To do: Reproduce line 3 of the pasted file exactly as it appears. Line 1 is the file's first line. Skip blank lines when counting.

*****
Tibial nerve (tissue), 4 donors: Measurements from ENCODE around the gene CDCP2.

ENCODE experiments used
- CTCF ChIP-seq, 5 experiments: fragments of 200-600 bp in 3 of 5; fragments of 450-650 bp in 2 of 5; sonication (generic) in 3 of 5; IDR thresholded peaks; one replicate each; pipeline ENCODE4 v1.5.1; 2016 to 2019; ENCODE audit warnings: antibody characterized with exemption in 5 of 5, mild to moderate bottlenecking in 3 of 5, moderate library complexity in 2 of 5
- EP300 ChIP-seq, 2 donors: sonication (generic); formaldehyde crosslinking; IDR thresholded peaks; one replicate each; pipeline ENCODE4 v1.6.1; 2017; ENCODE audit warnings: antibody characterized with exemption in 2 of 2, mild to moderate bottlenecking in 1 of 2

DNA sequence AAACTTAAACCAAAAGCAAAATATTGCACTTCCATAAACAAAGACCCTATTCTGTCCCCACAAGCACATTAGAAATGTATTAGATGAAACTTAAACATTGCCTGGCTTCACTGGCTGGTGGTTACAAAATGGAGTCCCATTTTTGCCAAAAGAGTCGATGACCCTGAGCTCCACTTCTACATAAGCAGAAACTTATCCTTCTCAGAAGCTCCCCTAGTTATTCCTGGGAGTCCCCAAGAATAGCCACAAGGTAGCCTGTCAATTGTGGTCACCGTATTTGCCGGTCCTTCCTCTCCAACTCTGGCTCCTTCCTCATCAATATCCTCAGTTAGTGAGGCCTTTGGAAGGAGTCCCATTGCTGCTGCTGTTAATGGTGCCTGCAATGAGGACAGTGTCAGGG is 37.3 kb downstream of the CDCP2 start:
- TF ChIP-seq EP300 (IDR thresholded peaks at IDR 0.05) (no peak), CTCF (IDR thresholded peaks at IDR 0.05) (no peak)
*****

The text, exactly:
- CTCF ChIP-seq, 5 experiments: fragments of 200-600 bp in 3 of 5; fragments of 450-650 bp in 2 of 5; sonication (generic) in 3 of 5; IDR thresholded peaks; one replicate each; pipeline ENCODE4 v1.5.1; 2016 to 2019; ENCODE audit warnings: antibody characterized with exemption in 5 of 5, mild to moderate bottlenecking in 3 of 5, moderate library complexity in 2 of 5